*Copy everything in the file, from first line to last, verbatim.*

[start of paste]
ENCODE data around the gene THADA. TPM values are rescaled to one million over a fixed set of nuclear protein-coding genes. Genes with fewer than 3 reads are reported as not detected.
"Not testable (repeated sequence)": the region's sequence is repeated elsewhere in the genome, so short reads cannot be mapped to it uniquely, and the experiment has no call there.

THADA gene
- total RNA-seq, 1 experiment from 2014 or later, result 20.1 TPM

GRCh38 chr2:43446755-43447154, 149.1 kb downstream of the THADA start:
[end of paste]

ENCODE data around the gene THADA. TPM values are rescaled to one million over a fixed set of nuclear protein-coding genes. Genes with fewer than 3 reads are reported as not detected.
"Not testable (repeated sequence)": the region's sequence is repeated elsewhere in the genome, so short reads cannot be mapped to it uniquely, and the experiment has no call there.

THADA gene
- total RNA-seq, 1 experiment from 2014 or later, result 20.1 TPM

GRCh38 chr2:43446755-43447154, 149.1 kb downstream of the THADA start: